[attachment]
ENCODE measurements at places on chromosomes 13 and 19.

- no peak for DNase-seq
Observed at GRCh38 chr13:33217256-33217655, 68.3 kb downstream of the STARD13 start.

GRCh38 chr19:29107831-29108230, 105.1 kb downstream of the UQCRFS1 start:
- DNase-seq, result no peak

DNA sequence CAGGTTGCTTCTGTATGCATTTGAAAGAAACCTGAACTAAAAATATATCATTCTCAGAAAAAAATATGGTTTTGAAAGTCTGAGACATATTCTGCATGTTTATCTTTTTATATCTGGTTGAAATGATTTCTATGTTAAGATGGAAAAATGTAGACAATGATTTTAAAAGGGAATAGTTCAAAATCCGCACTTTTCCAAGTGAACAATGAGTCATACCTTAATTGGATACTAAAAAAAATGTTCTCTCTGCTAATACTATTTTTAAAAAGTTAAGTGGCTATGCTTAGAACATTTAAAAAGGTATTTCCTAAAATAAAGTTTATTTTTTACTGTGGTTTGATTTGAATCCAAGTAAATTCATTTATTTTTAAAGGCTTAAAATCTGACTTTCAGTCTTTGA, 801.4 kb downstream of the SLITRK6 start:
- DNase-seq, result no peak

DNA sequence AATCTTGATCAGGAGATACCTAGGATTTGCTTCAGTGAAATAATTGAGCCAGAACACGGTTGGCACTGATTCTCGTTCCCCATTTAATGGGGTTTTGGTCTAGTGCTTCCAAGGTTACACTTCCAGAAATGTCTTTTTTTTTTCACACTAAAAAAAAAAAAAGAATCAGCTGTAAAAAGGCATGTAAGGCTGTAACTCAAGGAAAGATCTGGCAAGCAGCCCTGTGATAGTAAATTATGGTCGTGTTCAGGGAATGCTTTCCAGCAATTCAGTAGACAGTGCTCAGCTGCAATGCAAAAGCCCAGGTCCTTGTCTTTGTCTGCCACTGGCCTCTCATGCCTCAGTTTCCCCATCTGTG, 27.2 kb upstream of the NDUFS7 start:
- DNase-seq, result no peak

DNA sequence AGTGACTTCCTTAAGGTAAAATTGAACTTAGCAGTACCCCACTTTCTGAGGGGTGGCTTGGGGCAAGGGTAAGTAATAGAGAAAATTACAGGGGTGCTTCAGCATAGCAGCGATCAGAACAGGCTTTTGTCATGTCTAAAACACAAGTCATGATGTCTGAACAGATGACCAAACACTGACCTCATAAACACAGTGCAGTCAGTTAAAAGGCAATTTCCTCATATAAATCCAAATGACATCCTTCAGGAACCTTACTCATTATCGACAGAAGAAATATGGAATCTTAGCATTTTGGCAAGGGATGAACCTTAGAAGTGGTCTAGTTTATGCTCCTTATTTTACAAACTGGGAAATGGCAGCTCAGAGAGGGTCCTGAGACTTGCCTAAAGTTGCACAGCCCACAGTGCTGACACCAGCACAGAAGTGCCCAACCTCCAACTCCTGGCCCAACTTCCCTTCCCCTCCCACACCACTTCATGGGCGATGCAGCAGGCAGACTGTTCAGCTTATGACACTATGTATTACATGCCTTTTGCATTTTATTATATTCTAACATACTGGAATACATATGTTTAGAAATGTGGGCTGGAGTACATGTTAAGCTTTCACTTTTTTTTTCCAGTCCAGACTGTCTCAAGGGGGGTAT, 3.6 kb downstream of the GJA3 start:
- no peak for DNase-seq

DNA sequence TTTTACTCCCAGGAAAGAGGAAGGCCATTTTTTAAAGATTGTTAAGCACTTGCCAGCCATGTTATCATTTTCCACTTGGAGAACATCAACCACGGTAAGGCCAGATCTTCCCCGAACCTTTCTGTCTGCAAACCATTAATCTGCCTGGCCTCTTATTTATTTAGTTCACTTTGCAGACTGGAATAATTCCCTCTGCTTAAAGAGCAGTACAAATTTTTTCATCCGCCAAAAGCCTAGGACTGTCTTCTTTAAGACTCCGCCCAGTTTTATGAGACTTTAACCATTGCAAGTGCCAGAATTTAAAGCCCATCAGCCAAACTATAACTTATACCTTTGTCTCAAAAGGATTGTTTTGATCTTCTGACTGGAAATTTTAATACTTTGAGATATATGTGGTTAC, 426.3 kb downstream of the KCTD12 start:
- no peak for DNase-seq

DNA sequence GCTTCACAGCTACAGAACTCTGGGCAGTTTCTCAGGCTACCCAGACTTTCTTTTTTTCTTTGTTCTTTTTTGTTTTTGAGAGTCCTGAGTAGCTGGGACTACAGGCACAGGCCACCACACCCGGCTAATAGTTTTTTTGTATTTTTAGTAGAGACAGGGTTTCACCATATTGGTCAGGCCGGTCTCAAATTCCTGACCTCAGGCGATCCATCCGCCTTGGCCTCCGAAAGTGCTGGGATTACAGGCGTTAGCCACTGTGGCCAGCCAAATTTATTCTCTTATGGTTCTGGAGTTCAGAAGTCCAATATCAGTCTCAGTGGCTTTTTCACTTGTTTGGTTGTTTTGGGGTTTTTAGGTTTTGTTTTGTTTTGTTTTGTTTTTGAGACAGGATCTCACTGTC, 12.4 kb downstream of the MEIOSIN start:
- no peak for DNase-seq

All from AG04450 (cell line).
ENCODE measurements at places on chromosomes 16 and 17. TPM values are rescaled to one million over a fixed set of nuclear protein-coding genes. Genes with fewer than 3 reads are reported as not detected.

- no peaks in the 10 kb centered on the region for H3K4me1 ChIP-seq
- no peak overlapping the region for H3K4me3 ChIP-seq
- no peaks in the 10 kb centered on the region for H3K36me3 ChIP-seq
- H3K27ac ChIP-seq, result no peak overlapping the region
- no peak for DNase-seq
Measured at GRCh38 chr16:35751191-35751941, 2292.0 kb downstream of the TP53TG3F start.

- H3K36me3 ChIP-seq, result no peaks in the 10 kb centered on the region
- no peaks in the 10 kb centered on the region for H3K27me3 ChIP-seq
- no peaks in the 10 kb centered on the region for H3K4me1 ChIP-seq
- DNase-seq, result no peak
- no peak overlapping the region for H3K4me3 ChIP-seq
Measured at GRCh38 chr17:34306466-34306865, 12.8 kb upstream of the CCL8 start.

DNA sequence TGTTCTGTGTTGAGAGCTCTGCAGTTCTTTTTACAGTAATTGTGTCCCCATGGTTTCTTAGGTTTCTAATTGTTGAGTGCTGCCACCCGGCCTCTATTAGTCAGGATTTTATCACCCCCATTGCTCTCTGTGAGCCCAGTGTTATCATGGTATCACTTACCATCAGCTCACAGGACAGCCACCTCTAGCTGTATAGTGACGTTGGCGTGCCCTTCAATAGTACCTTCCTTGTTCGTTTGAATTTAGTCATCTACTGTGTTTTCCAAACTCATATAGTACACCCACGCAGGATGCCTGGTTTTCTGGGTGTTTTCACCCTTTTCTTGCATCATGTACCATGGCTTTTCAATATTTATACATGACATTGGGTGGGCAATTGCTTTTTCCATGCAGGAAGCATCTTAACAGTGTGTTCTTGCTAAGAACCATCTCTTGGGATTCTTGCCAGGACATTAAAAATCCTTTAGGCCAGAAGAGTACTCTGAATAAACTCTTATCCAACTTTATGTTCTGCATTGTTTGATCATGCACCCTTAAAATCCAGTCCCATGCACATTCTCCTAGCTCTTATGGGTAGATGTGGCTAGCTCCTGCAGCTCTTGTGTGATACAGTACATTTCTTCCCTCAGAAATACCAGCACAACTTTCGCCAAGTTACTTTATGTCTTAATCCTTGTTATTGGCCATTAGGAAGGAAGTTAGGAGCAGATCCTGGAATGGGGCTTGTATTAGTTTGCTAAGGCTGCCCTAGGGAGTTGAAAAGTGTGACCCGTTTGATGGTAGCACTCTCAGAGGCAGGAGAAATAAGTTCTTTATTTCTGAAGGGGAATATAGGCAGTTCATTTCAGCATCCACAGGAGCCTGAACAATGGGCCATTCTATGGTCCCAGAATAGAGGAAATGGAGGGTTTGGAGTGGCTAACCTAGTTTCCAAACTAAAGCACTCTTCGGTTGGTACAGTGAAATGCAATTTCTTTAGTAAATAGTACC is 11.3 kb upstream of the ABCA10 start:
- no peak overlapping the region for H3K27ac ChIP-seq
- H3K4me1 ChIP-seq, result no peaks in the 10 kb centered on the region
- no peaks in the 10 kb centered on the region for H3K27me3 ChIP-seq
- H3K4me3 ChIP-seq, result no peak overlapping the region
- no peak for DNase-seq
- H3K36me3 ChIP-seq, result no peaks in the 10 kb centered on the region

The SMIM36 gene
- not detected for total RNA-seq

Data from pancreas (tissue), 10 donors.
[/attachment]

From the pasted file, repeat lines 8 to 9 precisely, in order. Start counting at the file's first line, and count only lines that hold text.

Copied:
DNA sequence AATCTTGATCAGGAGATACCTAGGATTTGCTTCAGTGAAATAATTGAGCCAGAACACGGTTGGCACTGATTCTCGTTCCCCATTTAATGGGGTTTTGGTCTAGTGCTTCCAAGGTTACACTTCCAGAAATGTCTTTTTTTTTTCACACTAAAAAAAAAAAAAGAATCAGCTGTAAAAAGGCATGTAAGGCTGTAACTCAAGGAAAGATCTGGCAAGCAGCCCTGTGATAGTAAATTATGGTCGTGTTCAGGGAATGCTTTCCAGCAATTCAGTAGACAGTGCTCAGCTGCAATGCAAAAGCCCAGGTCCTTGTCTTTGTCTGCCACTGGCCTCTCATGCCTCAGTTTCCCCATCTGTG, 27.2 kb upstream of the NDUFS7 start:
- DNase-seq, result no peak